Written answers

Thursday, 4 December 2014

Department of Finance

Property Taxation Exemptions

Photo of Tommy BroughanTommy Broughan (Dublin North East, Independent)
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69. To ask the Minister for Finance if his attention has been drawn to the difficulties being experienced by some homeowners who have been trying to claim an exemption from liability for the local property tax due to their homes having significant pyrite damage and the onerous requirements imposed on such homeowners in terms of having to provide costly engineering and other professional reports in support of their application for an exemption from tax. [46581/14]

Photo of Michael NoonanMichael Noonan (Limerick City, Fine Gael)
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I confirm that I am aware of the anomaly to which the Deputy refers, and that officials of my Department, together with officials of the Department of Environment, Community & Local Government, are examining the alternatives other than testing that may be available in order to confirm entitlement to a Local Property Tax (LPT) exemption.  I am conscious that the issue to which the Deputy refers needs to be addressed and I want to assure the Deputy, and those homeowners affected, that this issue is receiving attention. 

Section 10A of the Finance (Local Property Tax) Act 2012 (as amended) provides for a temporary exemption of at least three consecutive years from the charge to Local Property Tax (LPT) for residential properties that have been certified under Regulations made by the Minister for the Environment, Community and Local Government (S.I. No. 147 of 2013) as having "significant pyritic damage". These Regulations describe the methodology that must be used when a property is being assessed for pyrite damage.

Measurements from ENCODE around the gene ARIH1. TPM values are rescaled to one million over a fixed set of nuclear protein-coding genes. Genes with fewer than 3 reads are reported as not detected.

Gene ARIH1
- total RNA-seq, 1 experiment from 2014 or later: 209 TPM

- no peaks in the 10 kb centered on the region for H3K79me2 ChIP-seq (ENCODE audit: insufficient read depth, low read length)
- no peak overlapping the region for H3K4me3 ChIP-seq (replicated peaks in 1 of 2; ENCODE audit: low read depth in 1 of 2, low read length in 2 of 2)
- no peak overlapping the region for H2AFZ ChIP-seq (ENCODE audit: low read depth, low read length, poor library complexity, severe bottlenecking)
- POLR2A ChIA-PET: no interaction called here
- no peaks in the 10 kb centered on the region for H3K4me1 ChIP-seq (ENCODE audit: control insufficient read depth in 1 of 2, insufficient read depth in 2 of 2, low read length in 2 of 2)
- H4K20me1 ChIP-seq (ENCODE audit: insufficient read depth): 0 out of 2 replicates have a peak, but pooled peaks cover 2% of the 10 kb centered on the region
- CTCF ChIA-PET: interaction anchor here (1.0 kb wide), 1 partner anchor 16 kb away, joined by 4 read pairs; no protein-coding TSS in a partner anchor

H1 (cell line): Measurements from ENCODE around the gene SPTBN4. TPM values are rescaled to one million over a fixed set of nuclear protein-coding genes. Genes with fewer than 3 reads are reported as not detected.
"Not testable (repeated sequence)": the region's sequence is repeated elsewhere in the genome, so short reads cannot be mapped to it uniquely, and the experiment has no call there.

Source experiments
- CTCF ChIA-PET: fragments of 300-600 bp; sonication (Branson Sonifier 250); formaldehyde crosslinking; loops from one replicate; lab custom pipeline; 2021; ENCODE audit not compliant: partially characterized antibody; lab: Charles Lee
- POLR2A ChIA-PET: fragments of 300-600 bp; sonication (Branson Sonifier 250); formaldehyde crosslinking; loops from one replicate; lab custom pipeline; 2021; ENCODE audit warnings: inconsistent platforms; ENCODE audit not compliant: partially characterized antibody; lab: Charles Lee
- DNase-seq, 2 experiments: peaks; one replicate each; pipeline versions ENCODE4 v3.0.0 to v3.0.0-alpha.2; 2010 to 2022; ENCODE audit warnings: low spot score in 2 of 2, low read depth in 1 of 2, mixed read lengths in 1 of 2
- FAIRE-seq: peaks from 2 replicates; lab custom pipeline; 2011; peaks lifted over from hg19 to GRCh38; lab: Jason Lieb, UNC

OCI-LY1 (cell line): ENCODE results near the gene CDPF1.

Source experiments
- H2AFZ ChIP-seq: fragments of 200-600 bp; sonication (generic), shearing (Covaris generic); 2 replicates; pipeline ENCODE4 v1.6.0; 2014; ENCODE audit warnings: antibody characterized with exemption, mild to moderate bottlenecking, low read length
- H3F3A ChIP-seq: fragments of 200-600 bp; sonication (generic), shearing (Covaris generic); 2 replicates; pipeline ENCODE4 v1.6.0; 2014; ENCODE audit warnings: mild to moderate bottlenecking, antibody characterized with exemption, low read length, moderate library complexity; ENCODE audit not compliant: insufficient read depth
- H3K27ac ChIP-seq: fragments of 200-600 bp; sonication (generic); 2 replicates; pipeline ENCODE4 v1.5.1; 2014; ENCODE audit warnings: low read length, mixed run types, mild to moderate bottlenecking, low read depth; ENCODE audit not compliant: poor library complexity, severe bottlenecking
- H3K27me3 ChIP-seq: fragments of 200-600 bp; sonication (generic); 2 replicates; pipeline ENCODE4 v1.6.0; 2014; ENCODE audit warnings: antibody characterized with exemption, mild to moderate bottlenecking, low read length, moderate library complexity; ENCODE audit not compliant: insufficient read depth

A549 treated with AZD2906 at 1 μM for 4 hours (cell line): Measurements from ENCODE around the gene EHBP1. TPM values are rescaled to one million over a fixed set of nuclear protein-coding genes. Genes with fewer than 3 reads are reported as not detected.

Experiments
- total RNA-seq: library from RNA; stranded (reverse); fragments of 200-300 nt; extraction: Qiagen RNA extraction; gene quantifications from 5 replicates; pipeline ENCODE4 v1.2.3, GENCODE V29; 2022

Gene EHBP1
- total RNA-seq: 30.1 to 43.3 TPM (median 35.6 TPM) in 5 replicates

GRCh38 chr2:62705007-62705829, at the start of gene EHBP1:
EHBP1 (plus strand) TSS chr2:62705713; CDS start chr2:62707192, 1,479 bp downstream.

Unless and until the LPT legislation is changed, Revenue has an obligation to act in accordance with section 10A of the LPT legislation which requires that an LPT exemption can only apply where the residential property has been assessed and a certificate confirming "significant pyritic damage" has been issued.

I expect to make a decision as regards alternatives shortly, that will be consistent with the original objectives of the legislation, and the report of the Pyrite Panel, and I will communicate my decision to the Deputy immediately it is made.

It is important that any changes that may be made do not go beyond the objectives of providing a temporary exemption for homes with "significant pyritic damage" only. As I have advised on many occasions in the past, a liability to LPT should apply to all owners of residential property with a limited number of exemptions.  Limiting the exemptions available allows the rate of the tax to be kept low for those liable persons who do not qualify for an exemption.


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